I generally avoid conflict. In fact, I have a sixth sense for detecting it before it ever arrives, and I make a hasty retreat in order to avoid any face-to-face meetings. I’m an incredibly bendy yogi when it comes to avoidance! So, when I sat down to write about the topic of stress in relationships and how meditation has helped me, I kind of drew a blank. My thought was, “I don’t have stress in relationships, I avoid it!.” Therein lies the conundrum… and the clue. It’s true, sidestepping conflict carries its own stressful burden.

Stress in Relationships

I am like everyone else – I DO have stress as a result of my relationships.

When I hear the word stress, I think of annoyance, frustration, anger, and a clashing of wills. But what if, like me, you’re the easy-going type? I really don’t let myself get frustrated, or if something does bother me, I decide it’s not worth my energy to be upset and let it go. However, sometimes that doesn’t work and I’m left with an uneasy feeling I can’t easily escape. Logic and willpower only help to a point. Some feelings persist even when logic tells me to move on to other things. This is where meditation has been helpful.

Learning How to Meditate

Meditation is a process of training my mind to pay attention to some particular object, concept, or quality – and to maintain my attention, focused on that object, for some length of time. Like anything we want to learn, it requires consistent practice, so I try to do it daily. As a learning tool, I join weekly guided meditations. I also have a personal practice designed for me that I do on my own. In the course of learning how to meditate, I discovered that, like everybody else, my mind bounces all over the place. 

One of the first skills I developed was the ability to notice when I am no longer focused on the object of my meditation. For example, I’d realize that instead of watching my breath rise and fall, I was thinking about my stuffy nose, which led to remembering I’d forgotten to take my allergy medicine, which got me wondering if I needed to go shopping… and down the road, we go.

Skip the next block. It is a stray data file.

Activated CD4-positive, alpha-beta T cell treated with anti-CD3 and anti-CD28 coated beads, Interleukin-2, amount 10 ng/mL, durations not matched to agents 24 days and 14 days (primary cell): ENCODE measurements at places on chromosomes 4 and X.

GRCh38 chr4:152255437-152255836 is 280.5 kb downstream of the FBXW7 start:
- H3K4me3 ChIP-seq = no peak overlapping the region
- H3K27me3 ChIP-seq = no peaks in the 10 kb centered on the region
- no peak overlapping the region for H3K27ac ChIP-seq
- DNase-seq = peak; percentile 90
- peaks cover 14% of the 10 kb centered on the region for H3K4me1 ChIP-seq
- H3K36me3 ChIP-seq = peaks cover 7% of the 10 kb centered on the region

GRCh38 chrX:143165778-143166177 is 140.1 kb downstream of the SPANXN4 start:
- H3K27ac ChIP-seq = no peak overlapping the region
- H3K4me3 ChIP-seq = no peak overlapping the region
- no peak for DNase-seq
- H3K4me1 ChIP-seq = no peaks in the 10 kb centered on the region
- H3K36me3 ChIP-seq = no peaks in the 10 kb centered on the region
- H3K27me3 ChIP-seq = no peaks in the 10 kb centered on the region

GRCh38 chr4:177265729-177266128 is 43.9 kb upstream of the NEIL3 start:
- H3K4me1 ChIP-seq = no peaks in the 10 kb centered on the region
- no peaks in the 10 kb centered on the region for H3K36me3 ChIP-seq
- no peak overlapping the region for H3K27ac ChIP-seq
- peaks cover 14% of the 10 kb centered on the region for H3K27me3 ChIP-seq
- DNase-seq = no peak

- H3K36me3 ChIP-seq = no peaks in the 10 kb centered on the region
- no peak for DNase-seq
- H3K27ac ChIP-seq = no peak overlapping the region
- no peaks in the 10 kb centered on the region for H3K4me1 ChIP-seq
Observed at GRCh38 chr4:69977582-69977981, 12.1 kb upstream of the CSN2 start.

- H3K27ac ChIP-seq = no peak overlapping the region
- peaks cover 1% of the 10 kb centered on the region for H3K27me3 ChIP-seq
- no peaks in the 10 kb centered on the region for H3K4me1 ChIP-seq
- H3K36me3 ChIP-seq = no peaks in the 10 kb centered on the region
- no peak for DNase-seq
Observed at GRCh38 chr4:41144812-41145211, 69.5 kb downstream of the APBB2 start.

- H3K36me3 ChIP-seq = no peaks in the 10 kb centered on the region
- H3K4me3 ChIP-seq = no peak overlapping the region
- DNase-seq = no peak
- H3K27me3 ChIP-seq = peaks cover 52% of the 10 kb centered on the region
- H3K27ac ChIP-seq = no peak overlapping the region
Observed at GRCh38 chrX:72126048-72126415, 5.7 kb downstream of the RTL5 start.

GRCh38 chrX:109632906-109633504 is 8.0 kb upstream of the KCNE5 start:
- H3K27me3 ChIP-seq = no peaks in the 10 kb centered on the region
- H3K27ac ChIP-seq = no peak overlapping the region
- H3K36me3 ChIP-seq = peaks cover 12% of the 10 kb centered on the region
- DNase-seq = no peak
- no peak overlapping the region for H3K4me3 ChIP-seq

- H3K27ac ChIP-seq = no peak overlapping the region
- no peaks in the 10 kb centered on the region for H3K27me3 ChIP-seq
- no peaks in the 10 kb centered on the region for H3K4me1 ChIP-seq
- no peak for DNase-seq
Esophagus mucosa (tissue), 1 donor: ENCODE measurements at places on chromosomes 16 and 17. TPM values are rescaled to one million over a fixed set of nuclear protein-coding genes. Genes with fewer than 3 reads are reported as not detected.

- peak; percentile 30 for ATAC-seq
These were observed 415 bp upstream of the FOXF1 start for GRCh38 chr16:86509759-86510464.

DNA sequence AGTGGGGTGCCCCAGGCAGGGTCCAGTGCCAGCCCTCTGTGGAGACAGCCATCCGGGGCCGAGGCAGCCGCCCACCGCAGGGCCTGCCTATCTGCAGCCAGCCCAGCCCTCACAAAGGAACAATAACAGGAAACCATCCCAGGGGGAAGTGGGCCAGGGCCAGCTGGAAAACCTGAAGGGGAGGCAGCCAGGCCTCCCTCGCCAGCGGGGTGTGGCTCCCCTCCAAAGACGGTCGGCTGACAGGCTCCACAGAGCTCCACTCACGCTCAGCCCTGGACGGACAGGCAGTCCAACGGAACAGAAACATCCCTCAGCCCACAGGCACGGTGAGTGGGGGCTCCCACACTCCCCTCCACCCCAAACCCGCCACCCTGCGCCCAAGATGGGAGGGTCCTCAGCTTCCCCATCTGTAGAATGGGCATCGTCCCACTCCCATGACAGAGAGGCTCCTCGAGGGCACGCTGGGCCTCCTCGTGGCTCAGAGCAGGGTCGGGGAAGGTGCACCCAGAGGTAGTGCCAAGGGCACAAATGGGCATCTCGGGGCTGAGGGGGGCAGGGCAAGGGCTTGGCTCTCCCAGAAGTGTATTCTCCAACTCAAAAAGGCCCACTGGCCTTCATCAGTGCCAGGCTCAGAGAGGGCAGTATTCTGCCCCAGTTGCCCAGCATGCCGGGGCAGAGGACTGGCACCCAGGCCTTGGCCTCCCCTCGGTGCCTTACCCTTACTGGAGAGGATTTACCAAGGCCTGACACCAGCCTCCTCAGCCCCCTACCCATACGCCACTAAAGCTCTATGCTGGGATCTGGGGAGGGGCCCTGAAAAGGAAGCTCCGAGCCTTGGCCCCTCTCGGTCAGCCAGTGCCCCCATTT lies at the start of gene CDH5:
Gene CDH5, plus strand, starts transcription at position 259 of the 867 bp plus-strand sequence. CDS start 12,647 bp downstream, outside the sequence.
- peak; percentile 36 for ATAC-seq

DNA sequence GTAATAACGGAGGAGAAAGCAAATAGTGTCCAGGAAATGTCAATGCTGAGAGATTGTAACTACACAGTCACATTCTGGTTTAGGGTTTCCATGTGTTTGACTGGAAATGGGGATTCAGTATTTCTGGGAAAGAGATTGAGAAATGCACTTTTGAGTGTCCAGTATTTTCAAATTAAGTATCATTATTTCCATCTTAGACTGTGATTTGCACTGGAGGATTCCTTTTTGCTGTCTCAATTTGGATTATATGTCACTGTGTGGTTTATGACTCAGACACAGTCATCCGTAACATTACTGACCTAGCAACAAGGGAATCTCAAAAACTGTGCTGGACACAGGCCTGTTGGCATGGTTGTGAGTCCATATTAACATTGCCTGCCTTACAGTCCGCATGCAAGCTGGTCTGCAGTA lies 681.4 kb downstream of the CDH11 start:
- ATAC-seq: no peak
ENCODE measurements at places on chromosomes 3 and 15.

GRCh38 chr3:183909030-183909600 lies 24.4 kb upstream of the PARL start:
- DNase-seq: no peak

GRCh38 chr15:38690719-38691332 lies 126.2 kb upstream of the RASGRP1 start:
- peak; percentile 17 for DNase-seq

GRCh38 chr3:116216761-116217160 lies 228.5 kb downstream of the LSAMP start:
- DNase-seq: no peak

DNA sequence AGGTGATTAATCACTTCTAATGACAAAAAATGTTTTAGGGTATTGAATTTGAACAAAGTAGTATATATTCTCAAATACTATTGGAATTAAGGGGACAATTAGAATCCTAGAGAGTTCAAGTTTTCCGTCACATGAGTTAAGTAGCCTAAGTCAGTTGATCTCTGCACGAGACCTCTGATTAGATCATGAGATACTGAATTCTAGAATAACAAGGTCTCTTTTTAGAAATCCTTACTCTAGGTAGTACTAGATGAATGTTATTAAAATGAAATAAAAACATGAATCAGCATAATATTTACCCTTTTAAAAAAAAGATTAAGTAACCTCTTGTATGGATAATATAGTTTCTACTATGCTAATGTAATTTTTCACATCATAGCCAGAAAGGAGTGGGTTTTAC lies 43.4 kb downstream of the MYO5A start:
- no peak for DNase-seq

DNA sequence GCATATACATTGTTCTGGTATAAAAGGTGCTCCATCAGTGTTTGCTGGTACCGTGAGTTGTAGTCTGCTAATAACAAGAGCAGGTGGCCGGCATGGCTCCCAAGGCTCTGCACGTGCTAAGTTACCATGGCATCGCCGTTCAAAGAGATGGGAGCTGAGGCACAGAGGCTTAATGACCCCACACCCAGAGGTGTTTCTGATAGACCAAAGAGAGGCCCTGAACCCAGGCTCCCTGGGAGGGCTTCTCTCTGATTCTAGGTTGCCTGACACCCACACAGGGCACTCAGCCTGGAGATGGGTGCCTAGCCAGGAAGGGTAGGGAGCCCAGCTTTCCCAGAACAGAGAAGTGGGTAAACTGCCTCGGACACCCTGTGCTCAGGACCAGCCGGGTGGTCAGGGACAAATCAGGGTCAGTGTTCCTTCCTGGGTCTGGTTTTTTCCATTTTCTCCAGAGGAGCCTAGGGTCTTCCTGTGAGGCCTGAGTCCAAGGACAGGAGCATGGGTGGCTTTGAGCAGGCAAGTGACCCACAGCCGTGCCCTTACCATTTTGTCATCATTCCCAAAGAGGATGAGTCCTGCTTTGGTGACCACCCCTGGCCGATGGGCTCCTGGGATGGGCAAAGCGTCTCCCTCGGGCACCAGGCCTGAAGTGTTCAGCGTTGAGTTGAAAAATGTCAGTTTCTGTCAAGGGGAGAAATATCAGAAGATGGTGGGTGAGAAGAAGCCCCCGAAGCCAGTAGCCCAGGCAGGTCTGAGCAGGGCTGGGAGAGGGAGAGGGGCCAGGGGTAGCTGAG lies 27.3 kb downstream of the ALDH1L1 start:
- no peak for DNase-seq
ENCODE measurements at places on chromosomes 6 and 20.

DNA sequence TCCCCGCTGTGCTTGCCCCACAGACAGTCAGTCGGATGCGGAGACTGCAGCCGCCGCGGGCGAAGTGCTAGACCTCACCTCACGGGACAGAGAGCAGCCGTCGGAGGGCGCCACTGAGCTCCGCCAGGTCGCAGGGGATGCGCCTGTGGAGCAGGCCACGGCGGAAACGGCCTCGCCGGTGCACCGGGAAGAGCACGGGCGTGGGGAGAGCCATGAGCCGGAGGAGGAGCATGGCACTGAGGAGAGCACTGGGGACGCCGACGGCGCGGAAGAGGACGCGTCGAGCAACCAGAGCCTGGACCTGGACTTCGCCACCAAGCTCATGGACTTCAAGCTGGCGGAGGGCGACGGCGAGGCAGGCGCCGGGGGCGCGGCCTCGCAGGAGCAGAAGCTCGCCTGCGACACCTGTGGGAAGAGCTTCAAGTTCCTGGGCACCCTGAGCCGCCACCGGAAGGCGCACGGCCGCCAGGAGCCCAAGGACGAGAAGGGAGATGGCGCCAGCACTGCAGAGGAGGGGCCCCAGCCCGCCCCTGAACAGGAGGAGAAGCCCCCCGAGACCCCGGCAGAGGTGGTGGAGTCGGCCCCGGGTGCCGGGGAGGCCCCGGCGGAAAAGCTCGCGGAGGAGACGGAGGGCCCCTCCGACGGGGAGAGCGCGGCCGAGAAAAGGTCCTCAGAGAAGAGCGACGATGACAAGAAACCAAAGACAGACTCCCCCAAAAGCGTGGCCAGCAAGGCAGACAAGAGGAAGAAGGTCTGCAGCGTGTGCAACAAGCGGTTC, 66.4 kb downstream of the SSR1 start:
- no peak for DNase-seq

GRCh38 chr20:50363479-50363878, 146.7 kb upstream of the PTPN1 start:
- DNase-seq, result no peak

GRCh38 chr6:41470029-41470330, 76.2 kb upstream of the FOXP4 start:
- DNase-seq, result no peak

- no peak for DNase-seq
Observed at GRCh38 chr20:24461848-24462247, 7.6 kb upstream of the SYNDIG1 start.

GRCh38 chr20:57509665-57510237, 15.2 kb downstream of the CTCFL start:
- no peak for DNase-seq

The Observer

Enter the Observer (that part of me that notices when I wander off-track). There is something that happens as we work on keeping our attention tied to one thing. In the process of constantly watching the activities of our mind, noticing when attention has strayed, and then guiding it back to the chosen object, some space opens up within our perception, allowing new ways of seeing to happen.

The quote below from Walden, by Henry David Thoreau, nicely describes the process of observing ourselves.

In the space of noticing when my mind has wandered, I am also able to observe some other things. While on the surface I may feel frustration, quieting my mind with intentional focus allows me to notice that there are some other feelings behind the frustration, such as a need to be heard and respected.

Shifting My Perception

Once I have an awareness that I have some deeper, unmet needs in my relationships, my emotions begin to shift. My frustration diffuses and I’m left realizing that I wish the other person would really listen to me and acknowledge my view. If I stay with it, I may also have a shift in how I see the person on the other side of the conflict. 

In seeing my own needs, I begin to realize that behind their actions there may also be some unmet needs, which they may or may not be aware of. Once this happens, all my tension drains away and I’m left feeling compassion, both towards myself and the other person. Somehow, by listening and observing my own thoughts and feelings, I’ve become able to see things from the other person’s point of view.

Accessing through Meditation

This process isn’t something that I can logically think my way through. It arises spontaneously on its own when I least expect it. The only access route I have found is to sit regularly in meditation, release my desire to be in control, and sit back to become the witness of my own process. Something shifts inside of me when these awareness moments happen. Getting my own way and being respected and heard seems less important when I can see that other people have all the same needs and desires as me.



By a conscious effort of the mind we can stand aloof from actions and their consequences; and all things, good and bad, go by us like a torrent. We are not wholly involved in Nature. I may be either the driftwood in the stream, or Indra in the sky looking down on it. I may be affected by a theatrical exhibition; on the other hand I may not be affected by an actual event which appears to concern me much more. 

I only know myself as a human entity; the scene, so to speak of thoughts and affections; and am sensible of a certain doubleness by which I can stand as remote from myself as from another. However intense my experience, I am conscious of the presence of and criticism of a part of me, which, as it were, is not a part of me, but spectator, sharing no experience but taking note of it; and that is no more I than it is you.

Henry David Thoreau

Laura Lehrer

Laura Lehrer

Laura is a certified yoga therapist and holistic health coach. She is deeply committed to helping her clients create a joyful, balanced life. Learn more about her here.